U.S. crude oil settled sharply higher Friday, on supply concerns with tensions between Israel and the Hamas-controlled Gaza in the Middle East seem to be escalating into a war like situation. This is despite demand growth concerns with worries over the global economy and after an Energy Information Administration weekly oil report showed an increase in U.S. crude stockpiles at the the last week end. For the week, oil gained 0.7 percent.
Investors continued to track the interaction between Democrats and the Republicans to resolve the fast approaching fiscal cliff in January, with impending tax hikes and spending cuts of about $600 billion if a deal is not reached.
Light Sweet Crude Oil futures for December delivery jumped $1.22 or 1.4 percent to close at $86.67 a barrel on the New York Mercantile Exchange Friday.
Crude prices scaled a high of $87.01 a barrel intraday and a low of $85.02.
Yesterday, oil settled lower on demand growth concerns after an Energy Information Administration weekly oil report showed an increase in U.S. crude stockpiles for the last week. Investors also weighed a slew of macroeconomic data out of the U.S. and Europe fueling further fears of global economic growth slowdown.
The EIA on Thursday said U.S. commercial crude oil inventories increased by 1.10 million barrels, while gasoline stocks shed 0.40 million barrels in the weekended November 09. Analysts were expecting crude oil inventories to gain by 1.50 million barrels last week
The dollar index, which tracks the U.S. unit against six major currencies, traded at 81.28 on Friday, up from 81.03 in North American trade late Thursday. The dollar scaled a high of 81.46 intraday and a low of 81.00.
The euro traded lower against the dollar at $1.2725 on Friday, as compared to $1.2782 late Thursday in North America. The euro scaled a high of $1.2784 intraday and a low of $1.2692.
In economic news, the Federal Reserve Bank of Philadelphia report showed an unexpected contraction in regional manufacturing activity in the month of November, due mostly to the disruptive effects of Superstorm Sandy. The Philly Fed said its diffusion index of current activity plunged to a negative 10.7 in November from a positive 5.7 in October, with a negative reading indicating a contraction in regional manufacturing activity. Economists expected the index to edge down to a positive 4.5. The Philly Fed index was at its lowest since coming in at a negative 12.9 in July.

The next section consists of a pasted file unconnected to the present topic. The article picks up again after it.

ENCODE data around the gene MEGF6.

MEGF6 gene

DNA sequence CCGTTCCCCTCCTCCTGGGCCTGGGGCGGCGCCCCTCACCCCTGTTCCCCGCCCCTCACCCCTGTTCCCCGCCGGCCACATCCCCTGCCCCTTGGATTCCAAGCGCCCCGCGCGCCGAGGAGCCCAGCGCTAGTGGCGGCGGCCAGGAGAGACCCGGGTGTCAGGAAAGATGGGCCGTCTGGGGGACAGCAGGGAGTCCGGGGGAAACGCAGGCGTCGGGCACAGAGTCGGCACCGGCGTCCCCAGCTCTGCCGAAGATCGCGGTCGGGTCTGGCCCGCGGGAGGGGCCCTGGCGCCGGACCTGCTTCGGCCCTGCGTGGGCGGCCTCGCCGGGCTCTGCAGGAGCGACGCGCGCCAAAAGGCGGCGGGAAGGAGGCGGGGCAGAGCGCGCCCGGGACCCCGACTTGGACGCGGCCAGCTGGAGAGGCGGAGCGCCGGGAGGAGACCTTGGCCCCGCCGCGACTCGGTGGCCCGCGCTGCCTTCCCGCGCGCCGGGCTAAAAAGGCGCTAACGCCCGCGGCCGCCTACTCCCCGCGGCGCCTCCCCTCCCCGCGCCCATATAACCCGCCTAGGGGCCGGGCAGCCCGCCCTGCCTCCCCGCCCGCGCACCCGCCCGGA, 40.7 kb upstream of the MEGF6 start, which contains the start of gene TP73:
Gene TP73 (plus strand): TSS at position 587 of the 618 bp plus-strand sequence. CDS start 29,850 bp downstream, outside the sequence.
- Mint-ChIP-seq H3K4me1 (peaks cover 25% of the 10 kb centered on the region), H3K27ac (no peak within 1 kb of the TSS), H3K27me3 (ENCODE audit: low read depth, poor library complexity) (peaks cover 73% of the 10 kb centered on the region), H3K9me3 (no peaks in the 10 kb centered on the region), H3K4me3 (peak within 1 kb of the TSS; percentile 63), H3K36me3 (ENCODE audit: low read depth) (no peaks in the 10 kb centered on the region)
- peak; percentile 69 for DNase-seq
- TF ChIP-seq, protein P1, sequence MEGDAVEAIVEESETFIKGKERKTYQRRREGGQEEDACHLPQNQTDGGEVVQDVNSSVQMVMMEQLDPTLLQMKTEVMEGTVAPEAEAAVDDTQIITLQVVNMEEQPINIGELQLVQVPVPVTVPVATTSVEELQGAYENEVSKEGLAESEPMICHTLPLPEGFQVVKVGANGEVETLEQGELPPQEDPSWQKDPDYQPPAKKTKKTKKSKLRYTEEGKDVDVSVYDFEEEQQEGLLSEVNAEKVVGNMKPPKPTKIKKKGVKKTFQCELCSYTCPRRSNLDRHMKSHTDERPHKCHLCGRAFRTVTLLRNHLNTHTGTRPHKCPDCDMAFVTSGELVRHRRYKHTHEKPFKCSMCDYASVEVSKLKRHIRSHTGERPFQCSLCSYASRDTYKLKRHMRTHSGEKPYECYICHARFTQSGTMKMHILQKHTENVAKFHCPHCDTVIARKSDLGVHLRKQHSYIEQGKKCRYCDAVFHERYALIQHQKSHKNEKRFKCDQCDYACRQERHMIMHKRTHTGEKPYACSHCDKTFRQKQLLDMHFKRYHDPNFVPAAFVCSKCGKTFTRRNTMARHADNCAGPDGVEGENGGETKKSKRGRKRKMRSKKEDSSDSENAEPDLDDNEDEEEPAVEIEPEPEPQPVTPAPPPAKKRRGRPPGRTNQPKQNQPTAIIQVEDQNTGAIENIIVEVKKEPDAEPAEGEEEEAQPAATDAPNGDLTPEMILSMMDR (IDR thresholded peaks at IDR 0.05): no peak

Conditions for New York manufacturers declined at a modest pace in November, the Federal Reserve Bank of New York said in a report on Thursday, with the general business conditions index remaining negative for the fourth consecutive month. The general business conditions index rose to a negative 5.2 in November from a negative 6.2 in October, although a negative reading indicates a continued contraction in regional manufacturing activity. Economists expected the index to climb to a negative 5.0.
The U.S. manufacturing sector also felt the impact of Superstorm Sandy, with industrial production dropping 0.4 percent in October, the Federal Reserve said. October was shaping up to be a strong month in terms of factory output until key manufacturing regions were ground to a halt by Sandy. The Fed estimates the storm lowered total output by 1 percentage point. September production was revised down to a 0.2 percent gain from the initial estimate of a 0.4 percent increase.
Elsewhere, eurozone trade surplus increased to 9.8 billion euros in September, Eurostat reported. The surplus totaled 5.2 billion euros in August and 1.7 billion euros in September 2011. On a seasonally adjusted basis, exports dropped 1.1 percent in September month-on-month, partially offsetting a 3.3 percent rise in August. Likewise, imports slipped 2.7 percent after increasing 2.3 percent.
Meanwhile, the euro area current account surplus declined to 0.8 billion euros in September from 10.9 billion euros in August, the European Central Bank said.
by RTT Staff Writer
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